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Val. To do what?
Speed. To be a spokesman from madam Silvia.
Val. To whom ?

Speed. To yourself: why, she wooes you by a figure.

Val. What figure ?
Speed. By a letter, I should

Val. Why, she hath not writ to me?

Speed. What need she, when she hath made you write to yourself? Why, do you not perceive the jest ?

Val. No, believe me.

Speed. No believing you indeed, sir: but did you perceive her earnest ?

Val. She gave me none, except an angry word.
Speed. Why, she hath given you a letter.
Val. That's the letter I writ to her friend.

Speed. And that letter hath she delivered, and there an end.1

Val. I would it were no worse.

Speed. I 'll warrant you, 'tis as well: For often have you writ to her; and she, in modesty, Or else for want of idle time, could not again reply; Or fearing else some messenger, that might her mind

discover, Herself hath taught her love himself to write unto

her lover.All this I speak in print ; 2 for in print I found it,

1 There is the conclusion of the matter. 2 With exactness.

Why muse you, sir ? 'tis dinner-time.

Val. I have dined.

Speed. Ay, but hearken, sir : though the cameleon Love can feed on the air, I am one that am nourished by my victuals, and would fain have meat. O, be not like your mistress; be moved, be moved.)



Verona. A room in Julia's house.

Pro. Have patience, gentle Julia.
Jul. I must, where is no remedy.
Pro. When possibly I can, I will return.

Jul. If you turn not, you will return the sooner : Keep this remembrance for thy Julia's sake.

[giving a ring. Pro. Why then we 'll make exchange ; here, take

you this.

Jul. And seal the bargain with a holy kiss.

Pro. Here is my hand for my true constancy;
And when that hour o'erslips me in the day,
Wherein I sigh not, Julia, for thy sake,
The next ensuing hour some foul mischance
Torment me for my love's forgetfulness !
My father stays my coming; answer not;
The tide is now : nay, not thy tide of tears ;

· Have compassion on me, though your mistress has none

on you.

That tide will stay me longer than I should :
Julia, farewell.—What! gone without a word ?

[Exit Julia. Ay, so true love should do : it cannot speak ; For truth hath better deeds, than words, to grace it.

Pan. Sir Proteus, you are stayed for.

Pro. Go; I come, I come :-
Alas! this parting strikes poor lovers dumb.



The same.

A street. Enter LAUNCE, leading a dog. Launce. Nay, 'twill be this hour ere I have done weeping ; all the kind of the Launces have this very fault. I have received my proportion, like the prodigious son, and am going with sir Proteus to the Imperial's court. I think, Crab my dog be the sourest-natured dog that lives : my mother weeping, my father wailing, my sister crying, our maid howling, our cat wringing her hands, and all our house in a great perplexity, yet did not this cruelhearted cur shed one tear : he is a stone, a very pebble-stone, and has no more pity in him than a dog : a Jew would have wept to have seen our parting: why, my grandam, having no eyes, look you, wept herself blind at my parting. Nay, I 'll show you the manner of it: This shoe is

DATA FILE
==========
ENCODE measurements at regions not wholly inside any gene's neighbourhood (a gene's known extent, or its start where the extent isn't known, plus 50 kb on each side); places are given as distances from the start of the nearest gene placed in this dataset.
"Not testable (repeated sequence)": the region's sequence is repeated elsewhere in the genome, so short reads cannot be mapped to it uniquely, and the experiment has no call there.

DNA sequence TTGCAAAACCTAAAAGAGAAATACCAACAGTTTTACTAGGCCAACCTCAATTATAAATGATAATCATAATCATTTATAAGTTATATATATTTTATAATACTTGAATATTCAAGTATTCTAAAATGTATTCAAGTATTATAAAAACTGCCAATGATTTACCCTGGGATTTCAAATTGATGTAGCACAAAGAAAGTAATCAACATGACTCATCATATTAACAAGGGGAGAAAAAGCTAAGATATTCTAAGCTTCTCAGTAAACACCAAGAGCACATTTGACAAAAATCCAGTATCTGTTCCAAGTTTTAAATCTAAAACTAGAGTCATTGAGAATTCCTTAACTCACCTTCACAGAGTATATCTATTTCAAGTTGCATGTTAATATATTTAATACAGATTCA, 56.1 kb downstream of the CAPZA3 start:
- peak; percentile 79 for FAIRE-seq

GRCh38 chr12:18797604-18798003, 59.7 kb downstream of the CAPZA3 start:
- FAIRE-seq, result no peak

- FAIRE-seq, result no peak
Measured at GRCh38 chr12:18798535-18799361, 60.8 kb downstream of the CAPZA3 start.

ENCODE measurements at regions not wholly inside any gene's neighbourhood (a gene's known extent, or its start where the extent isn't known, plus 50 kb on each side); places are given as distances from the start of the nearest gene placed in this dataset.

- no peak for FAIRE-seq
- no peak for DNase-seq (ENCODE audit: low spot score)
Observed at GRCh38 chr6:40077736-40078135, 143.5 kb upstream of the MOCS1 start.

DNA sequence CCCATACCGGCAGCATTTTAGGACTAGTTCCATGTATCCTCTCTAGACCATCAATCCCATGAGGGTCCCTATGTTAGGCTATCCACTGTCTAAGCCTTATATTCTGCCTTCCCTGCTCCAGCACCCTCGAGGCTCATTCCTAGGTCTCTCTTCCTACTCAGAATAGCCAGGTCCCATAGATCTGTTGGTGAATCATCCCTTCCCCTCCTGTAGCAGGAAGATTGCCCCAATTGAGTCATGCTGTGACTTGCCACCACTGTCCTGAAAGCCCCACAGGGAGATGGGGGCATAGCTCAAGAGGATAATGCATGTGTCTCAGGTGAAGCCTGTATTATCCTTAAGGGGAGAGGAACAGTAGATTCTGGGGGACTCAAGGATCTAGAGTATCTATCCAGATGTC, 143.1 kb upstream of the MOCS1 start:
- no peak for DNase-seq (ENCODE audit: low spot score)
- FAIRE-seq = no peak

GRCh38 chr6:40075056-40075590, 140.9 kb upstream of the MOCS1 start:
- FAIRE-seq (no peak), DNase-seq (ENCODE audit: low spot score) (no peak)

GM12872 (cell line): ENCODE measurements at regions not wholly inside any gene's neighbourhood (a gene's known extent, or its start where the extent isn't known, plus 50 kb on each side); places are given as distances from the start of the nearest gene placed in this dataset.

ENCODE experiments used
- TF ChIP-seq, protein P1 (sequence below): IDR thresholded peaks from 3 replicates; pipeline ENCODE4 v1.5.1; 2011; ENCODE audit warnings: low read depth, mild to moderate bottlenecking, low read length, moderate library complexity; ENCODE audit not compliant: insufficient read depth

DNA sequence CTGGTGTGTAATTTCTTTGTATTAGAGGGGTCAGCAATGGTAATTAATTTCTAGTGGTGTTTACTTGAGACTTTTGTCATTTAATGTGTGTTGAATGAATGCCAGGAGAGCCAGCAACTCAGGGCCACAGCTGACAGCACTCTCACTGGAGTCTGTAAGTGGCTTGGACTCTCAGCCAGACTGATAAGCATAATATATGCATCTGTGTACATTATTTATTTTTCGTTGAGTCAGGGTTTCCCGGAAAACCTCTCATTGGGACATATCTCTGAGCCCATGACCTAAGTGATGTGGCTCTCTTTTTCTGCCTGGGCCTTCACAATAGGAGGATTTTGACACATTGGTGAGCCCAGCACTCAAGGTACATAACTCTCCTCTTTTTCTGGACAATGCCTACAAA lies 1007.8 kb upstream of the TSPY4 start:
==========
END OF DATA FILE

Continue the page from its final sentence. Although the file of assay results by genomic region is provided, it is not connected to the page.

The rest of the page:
father ;

—no, this left shoe is my father ;—no, no, this left shoe is my mother ;—nay, that cannot be so neither; -yes, it is so, it is so; it hath the worser sole. This shoe, with the hole in it, is my mother, and this my father. A vengeance on't! there 'tis : now, sir, this staff is my sister ; for, look you, she is as white as a lily, and as small as a wand : this hat is Nan, our maid ; I am the dog :—no, the dog is himself, and I am the dog,—0, the dog is me, and I am myself; ay, so, so.

Now come I to my father ; • Father, your blessing;' now should not the shoe speak a word for weeping ; now should I kiss my father ; well, he weeps on:now come I to my mother, (0, that she could speak now !) like a wood 1 woman ;-well, I kiss her ;—why there 'tis ; here's my mother's breath up and down : now come I to my sister ; mark the moan she makes : now the dog all this while sheds not a tear, nor speaks a word ; but see how I lay the dust with my tears.

Enter PANTHINO. Pan. Launce, away, away, aboard ; thy master is shipped, and thou art to post after with oars. What's the matter? why weepest thou, man ? Away, ass ; you 'll lose the tide if you tarry any longer.

Launce. It is no matter if the ty'd were lost; for it is the unkindest ty'd that ever any man ty’d.

Pan. What's the unkindest tide ?

1 Wild, distracted.

Launce. Why, he that 's ty'd here; Crab, my dog.

Pan. Tut, man, I mean thou ’lt lose the flood; and, in losing the flood, lose thy voyage ; and, in losing thy voyage, lose thy master ; and, in losing thy master, lose thy service ; and, in losing thy service,- Why dost thou stop my mouth?

Launce. For fear thou shouldst lose thy tongue.
Pan. Where should I lose my tongue ?
Launce. In thy tale.
Pan. In thy tail?

Launce. Lose the tide, and the voyage, and the master, and the service :-and the tide. Why, man, if the river were dry, I am able to fill it with my tears; if the wind were down, I could drive the boat with my sighs.

Pan. Come, come, away, man ; I was sent to call thee.

Launce. Sir, call me what thou darest.
Pan. Wilt thou go?
Launce. Well, I will go.



Milan. A room in the Duke's palace.
Sil. Servant,-
Val. Mistress ?
Speed. Master, sir Thurio frowns on you.
Val. Ay, boy, it 's for love.
Speed. Not of you.
Val. Of my mistress then.

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